By Ran Bar-Zik | 3/27/2018 | General |Beginners

ECMAScript 6 - Proxy

ECMAScript 6 - Proxy

Another interesting feature of ECMAScript 6 is proxy. It’s a feature that’s largely ignored by many ES6 guides because support for it was quite limited in the past, even with TypeScript or Babel. This is also due to it begin tied to the somewhat opaque concept of Metaprogramming—programs the use other programs as their input.


But that’s enough fear mongering for now. Proxy in JavaScript is not really that complex. Long story short, we’re talking about a way to wrap object A in object B, and in doing so, control or monitor things that use it. In other words, we can use proxy to completely control a JavaScript object, including its methods and attributes.

Proxy has three terms related to it that we need to remember:


  1. Target - the goal or aim. This is the object that we are wrapping.


  1. Handler - the object that contains the operations that we want to catch in the handler. For example: get, set, and apply.


  1. Trap - this is the operation. We define get trap if we want to catch get for example.


OK, that’s enough explaining. Too much theory with no code is bad for our health. So here’s a little Hello World for you:


var data = {  
 name: 'Billy Bob',
 age: 15

var handler = {  
 get(target, key, proxy) { //This is the trap
   const today = new Date();
   console.log(`GET request made for ${key} at ${today}.`);

var data = new Proxy(data, handler);

// This will execute our handler, log the request, and set the value of the `name` variable.
var name =;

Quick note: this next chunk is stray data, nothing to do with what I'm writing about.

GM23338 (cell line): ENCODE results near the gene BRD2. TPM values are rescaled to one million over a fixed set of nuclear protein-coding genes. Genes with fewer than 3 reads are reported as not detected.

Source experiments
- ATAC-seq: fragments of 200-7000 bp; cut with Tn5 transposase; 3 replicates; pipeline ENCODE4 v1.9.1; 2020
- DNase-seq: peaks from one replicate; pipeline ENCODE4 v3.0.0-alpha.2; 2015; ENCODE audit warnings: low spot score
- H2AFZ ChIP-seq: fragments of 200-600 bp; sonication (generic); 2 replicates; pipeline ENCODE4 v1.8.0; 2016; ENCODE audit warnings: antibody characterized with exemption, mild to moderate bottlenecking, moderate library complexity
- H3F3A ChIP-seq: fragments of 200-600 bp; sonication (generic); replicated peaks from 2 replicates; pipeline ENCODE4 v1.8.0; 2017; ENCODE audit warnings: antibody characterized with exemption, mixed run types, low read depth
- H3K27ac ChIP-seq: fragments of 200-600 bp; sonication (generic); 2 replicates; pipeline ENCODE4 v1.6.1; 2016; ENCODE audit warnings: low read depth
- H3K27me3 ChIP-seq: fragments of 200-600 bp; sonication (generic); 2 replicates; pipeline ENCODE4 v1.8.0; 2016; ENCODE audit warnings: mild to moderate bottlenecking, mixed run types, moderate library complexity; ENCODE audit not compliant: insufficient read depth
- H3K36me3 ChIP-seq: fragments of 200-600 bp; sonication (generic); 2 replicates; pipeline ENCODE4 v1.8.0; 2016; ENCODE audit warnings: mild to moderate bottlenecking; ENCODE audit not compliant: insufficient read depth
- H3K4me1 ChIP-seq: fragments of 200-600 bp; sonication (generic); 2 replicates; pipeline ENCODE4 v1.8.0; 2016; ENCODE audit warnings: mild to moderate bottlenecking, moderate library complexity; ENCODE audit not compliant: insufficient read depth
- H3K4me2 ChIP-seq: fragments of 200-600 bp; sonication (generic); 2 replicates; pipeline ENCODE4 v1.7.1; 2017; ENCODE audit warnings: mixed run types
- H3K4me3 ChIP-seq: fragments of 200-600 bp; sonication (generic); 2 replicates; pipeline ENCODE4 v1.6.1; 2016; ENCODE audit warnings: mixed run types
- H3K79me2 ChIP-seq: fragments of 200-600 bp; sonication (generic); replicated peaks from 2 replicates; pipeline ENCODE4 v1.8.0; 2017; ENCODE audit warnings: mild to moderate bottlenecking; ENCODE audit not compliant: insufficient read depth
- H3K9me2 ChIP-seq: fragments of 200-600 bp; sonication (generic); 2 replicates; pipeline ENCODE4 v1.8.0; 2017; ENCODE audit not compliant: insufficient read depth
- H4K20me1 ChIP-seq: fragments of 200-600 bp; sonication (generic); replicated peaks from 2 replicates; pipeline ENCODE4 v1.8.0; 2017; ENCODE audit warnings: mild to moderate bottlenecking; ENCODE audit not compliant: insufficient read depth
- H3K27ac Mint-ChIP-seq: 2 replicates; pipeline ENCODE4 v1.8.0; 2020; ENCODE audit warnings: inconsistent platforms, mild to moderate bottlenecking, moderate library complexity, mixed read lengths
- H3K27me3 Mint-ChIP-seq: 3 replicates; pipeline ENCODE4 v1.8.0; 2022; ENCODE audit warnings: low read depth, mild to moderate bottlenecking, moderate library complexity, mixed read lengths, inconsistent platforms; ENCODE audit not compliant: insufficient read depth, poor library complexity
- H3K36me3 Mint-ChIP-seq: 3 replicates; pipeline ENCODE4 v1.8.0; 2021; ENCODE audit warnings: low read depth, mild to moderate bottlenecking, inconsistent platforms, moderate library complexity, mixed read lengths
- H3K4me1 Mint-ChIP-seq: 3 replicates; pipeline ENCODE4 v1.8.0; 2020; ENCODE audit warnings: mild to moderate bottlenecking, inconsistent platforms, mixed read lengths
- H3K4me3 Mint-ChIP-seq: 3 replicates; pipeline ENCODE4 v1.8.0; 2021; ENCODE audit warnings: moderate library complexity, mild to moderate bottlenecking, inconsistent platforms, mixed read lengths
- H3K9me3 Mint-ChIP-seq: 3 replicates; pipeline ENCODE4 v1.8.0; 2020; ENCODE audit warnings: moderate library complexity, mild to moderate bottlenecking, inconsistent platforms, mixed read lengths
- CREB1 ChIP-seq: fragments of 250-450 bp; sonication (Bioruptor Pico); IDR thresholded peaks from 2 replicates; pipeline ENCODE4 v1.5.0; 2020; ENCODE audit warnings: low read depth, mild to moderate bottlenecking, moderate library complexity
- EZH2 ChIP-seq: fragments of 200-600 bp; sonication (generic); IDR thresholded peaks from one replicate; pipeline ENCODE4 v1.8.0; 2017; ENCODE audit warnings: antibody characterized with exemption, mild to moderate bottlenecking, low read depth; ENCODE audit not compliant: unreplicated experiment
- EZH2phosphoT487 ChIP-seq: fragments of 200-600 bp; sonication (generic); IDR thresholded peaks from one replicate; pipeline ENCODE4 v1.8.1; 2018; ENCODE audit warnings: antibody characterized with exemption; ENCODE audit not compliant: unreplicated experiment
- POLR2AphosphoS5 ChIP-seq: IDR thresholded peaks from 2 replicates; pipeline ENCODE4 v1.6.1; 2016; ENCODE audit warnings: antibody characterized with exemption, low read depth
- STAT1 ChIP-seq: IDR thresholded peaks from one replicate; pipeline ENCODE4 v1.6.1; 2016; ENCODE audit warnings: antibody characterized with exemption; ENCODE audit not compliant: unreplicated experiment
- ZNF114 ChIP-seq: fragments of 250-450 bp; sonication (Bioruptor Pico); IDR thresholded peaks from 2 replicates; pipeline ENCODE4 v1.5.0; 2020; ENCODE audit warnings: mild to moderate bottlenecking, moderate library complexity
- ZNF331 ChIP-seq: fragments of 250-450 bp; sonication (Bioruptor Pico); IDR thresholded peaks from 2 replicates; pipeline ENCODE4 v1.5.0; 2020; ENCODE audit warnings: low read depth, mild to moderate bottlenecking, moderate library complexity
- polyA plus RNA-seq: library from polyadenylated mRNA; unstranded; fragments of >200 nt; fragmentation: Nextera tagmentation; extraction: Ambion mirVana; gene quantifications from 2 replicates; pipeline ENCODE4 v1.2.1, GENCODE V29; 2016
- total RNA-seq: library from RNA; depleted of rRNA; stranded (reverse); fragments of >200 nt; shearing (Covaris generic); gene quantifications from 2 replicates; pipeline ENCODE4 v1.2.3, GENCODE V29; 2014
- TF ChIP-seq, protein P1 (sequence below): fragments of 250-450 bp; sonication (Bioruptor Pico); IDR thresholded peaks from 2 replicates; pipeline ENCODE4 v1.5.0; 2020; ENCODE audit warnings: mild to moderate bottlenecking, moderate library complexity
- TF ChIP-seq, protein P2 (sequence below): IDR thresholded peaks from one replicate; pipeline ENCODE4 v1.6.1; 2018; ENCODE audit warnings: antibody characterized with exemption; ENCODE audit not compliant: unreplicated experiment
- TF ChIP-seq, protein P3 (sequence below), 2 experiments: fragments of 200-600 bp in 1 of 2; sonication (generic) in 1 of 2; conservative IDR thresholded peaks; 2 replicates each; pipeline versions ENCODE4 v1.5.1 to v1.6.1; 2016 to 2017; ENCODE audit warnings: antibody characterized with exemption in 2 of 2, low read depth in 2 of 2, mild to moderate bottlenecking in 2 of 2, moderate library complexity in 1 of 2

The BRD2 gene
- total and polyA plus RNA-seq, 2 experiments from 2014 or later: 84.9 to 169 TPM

What’s going on here? First I define an object and call it data. This is the object I’m going to wrap. Next I create a handler that has a trap. The handler is a simple object the contains the traps. In this case I have just one which is the get. In other words, everytime something calls to any attribute in the original object, the get function in the handler is invoked.


The actual binding of the proxy is carried out in this line:


var data = new Proxy(data, handler);

In the last line I’m executing just some call to one of the attributes. If you run the browser, you’ll see that the get is invoked.


Let’s run another example with a different trap. For example, a set that is invoked every time something changes the object’s attributes.


var object = {};

var handler = {  
 set(target, key, value, receiver) { //This is the trap
   console.log(`SET request made for ${key}, value ${value}`);

var object = new Proxy(object, handler);

object.someProp = 'Moshe'; //"SET request made for someProp, value Moshe"

Here I’m using a different trap and catching the set. That is to say, anytime something tries to change an attribute, any attribute, my proxy will know.


There are quite a few traps. We’ve seen now get and set, each having different arguments. There is also construct for example, which is invoked every time we have new. For instance:

var myFunc = function() {};

var handler = {  
 construct(target, argumentsList, newTarget) { //This is the trap

var myFunc = new Proxy(myFunc, handler);
var whatever = new myFunc('arg1', 'arg2'); //"activated!", ["arg1", "arg2"]

So here’s the question. What exactly do we do with proxy? Ah ha ha! Well, the first usage is for stealthy logging and debugging that won’t bother anything. If you have something you want to log, then it’s really easy with proxy. All kinds of testing and validations are also really easy with proxy.


What you shouldn’t try do with proxy is to make a class private. Even though proxy can simulate a kind of encapsulation in JavaScript, that’s not what it was built for and I would advise against it.


Previous article: Symbol

Next article: Reflect


About the author: Ran Bar-Zik is an experienced web developer whose personal blog, Internet Israel, features articles and guides on Node.js, MongoDB, Git, SASS, jQuery, HTML 5, MySQL, and more. Translation of the original article by Aaron Raizen.

By Ran Bar-Zik | 3/27/2018 | General

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